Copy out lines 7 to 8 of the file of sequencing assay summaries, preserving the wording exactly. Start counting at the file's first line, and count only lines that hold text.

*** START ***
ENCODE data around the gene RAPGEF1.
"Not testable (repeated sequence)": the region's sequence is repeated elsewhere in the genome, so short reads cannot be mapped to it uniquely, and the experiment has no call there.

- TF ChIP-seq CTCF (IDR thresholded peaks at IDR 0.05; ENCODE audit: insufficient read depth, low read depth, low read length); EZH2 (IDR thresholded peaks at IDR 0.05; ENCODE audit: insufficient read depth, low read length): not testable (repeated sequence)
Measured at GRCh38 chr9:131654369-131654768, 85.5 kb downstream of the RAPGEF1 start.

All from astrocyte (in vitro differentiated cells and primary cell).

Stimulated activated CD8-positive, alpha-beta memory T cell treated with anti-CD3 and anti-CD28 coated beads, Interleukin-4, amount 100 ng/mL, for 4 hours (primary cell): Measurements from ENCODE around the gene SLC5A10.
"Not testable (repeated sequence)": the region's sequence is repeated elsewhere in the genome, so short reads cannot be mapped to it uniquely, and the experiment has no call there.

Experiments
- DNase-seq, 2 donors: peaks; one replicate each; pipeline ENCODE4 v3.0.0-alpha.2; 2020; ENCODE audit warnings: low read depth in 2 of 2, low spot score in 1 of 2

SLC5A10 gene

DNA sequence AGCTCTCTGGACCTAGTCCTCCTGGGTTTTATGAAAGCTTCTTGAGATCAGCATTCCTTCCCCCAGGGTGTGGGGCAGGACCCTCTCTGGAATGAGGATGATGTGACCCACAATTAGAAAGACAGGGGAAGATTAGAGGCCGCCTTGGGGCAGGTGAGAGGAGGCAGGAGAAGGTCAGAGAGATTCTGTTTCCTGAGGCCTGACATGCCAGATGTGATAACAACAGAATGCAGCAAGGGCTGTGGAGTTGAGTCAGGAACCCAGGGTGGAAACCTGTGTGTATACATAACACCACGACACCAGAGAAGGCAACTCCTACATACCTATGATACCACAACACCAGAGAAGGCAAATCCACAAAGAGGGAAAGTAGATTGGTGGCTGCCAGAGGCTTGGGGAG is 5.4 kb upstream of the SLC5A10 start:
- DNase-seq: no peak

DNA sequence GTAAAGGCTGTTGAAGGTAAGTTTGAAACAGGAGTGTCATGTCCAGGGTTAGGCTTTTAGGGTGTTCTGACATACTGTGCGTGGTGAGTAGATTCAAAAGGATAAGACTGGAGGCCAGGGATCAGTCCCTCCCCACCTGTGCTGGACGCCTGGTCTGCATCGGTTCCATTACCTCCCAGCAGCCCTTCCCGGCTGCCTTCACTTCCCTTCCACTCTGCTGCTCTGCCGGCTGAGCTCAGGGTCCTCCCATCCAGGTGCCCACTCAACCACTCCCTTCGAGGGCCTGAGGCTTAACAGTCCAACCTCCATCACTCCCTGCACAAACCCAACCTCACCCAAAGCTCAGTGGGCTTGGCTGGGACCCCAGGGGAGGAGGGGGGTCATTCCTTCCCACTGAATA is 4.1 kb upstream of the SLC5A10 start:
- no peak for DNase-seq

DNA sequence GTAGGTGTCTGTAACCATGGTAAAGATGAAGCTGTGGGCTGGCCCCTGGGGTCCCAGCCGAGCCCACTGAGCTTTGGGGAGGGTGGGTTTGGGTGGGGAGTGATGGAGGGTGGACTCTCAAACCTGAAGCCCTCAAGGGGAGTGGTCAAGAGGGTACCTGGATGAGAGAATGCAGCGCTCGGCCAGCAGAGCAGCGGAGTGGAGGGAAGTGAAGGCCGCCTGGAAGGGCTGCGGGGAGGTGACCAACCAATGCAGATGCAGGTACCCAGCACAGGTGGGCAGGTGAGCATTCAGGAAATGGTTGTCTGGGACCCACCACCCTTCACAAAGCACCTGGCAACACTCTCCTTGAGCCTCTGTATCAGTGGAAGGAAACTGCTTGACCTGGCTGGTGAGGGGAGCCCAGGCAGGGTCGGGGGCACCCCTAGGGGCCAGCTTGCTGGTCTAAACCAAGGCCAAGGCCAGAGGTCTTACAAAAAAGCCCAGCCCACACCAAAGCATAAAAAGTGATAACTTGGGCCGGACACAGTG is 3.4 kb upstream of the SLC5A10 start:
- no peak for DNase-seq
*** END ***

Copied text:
"Not testable (repeated sequence)": the region's sequence is repeated elsewhere in the genome, so short reads cannot be mapped to it uniquely, and the experiment has no call there.

Experiments